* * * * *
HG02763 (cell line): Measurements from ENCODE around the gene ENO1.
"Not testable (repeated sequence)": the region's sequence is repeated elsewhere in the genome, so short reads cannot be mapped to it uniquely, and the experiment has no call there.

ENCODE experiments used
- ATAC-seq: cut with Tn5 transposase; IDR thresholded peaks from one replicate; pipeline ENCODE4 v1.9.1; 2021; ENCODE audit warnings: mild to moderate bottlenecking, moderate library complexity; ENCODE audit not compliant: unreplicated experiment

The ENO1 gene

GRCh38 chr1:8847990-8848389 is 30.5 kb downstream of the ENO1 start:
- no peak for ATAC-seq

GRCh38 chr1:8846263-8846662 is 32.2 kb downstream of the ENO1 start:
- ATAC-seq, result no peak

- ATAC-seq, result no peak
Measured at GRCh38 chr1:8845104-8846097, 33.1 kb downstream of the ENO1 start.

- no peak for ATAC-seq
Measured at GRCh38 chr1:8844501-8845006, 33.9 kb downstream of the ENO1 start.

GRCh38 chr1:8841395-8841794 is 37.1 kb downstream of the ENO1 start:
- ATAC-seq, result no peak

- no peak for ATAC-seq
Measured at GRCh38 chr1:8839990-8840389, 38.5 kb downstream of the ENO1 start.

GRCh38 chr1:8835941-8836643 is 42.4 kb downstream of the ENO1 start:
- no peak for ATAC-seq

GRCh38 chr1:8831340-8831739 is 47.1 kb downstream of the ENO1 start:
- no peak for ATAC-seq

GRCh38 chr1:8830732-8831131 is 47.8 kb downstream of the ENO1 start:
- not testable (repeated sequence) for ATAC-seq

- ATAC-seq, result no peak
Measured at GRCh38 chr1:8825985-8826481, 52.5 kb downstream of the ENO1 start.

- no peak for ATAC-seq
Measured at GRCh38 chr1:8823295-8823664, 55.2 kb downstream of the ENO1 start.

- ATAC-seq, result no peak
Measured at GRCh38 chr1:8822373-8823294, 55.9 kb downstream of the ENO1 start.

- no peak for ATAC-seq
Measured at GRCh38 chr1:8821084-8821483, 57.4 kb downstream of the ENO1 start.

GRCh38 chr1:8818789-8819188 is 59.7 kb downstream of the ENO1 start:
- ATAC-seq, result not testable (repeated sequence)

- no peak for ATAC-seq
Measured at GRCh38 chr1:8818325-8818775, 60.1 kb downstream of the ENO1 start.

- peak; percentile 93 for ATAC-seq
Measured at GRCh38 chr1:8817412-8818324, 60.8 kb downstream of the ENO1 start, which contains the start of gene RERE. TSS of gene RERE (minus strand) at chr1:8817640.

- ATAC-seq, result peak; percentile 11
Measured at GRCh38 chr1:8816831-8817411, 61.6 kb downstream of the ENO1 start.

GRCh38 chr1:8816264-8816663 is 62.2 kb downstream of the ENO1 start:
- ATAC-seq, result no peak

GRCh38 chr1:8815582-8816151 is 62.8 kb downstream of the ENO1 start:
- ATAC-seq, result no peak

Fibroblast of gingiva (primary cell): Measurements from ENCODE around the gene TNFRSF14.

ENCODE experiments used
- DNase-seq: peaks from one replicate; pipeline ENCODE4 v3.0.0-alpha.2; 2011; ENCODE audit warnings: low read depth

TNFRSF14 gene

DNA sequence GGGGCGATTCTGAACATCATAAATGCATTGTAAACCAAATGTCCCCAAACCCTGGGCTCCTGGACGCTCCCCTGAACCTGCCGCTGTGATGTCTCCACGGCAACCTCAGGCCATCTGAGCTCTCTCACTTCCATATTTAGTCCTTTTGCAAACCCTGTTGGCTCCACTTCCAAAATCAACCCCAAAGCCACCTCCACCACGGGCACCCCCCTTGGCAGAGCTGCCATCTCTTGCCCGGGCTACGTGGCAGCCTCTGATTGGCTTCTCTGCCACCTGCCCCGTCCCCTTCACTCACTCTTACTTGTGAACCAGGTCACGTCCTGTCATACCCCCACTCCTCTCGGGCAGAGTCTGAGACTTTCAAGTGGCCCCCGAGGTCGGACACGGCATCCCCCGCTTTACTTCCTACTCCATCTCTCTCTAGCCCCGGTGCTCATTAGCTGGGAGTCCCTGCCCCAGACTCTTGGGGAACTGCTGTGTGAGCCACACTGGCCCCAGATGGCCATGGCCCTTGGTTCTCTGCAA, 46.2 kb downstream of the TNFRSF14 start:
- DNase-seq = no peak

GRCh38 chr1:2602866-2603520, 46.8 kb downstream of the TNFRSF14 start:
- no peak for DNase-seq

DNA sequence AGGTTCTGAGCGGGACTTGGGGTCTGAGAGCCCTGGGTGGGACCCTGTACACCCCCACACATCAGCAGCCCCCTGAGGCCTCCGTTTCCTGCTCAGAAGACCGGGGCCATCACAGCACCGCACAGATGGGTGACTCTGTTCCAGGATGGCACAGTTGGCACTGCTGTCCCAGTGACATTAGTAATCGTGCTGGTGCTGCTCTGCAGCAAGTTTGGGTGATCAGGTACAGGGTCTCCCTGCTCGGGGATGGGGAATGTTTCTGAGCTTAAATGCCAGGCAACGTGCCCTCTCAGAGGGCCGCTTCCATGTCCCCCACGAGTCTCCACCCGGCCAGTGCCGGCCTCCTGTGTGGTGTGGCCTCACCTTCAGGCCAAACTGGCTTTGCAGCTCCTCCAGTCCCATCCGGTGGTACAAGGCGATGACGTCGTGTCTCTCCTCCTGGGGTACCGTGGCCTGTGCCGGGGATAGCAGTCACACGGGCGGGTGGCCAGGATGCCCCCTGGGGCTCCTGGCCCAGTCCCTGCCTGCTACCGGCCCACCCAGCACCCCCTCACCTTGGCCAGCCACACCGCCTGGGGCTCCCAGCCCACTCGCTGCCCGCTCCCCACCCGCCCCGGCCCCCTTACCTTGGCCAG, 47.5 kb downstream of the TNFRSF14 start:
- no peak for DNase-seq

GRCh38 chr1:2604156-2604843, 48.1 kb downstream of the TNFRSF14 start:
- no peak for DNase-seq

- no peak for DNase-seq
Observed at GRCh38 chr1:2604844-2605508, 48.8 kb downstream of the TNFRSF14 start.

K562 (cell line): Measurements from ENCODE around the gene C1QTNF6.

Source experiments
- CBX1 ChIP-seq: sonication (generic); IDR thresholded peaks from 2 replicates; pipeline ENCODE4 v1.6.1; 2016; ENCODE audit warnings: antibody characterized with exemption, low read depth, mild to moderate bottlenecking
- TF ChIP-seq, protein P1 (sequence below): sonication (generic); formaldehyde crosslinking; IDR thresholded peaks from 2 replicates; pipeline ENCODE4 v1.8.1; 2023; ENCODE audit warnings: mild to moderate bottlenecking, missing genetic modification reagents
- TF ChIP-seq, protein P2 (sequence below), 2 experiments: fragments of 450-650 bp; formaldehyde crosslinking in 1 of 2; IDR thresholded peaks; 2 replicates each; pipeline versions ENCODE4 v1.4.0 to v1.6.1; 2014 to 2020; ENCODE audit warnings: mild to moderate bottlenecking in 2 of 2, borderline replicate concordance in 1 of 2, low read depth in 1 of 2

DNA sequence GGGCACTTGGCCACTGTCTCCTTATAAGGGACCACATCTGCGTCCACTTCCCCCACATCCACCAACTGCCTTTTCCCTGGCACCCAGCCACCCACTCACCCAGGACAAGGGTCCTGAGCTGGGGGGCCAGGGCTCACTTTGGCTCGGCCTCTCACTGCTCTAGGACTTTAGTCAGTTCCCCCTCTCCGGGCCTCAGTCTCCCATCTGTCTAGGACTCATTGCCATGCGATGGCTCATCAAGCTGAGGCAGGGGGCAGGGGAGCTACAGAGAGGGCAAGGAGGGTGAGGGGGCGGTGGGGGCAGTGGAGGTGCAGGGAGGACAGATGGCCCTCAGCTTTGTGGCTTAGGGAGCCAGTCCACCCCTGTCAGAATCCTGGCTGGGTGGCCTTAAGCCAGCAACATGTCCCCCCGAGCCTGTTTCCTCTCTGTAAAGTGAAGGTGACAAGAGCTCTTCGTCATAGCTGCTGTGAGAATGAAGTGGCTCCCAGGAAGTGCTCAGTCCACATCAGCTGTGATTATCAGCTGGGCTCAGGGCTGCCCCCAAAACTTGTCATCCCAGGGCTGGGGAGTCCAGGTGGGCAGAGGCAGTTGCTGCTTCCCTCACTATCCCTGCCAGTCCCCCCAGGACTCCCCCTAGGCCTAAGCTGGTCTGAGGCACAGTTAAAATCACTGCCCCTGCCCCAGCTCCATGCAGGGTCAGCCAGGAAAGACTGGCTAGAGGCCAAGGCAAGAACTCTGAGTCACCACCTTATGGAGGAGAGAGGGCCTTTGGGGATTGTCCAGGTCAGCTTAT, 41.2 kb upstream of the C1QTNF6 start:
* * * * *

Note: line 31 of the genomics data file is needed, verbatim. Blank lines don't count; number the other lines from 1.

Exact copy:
Measured at GRCh38 chr1:8821084-8821483, 57.4 kb downstream of the ENO1 start.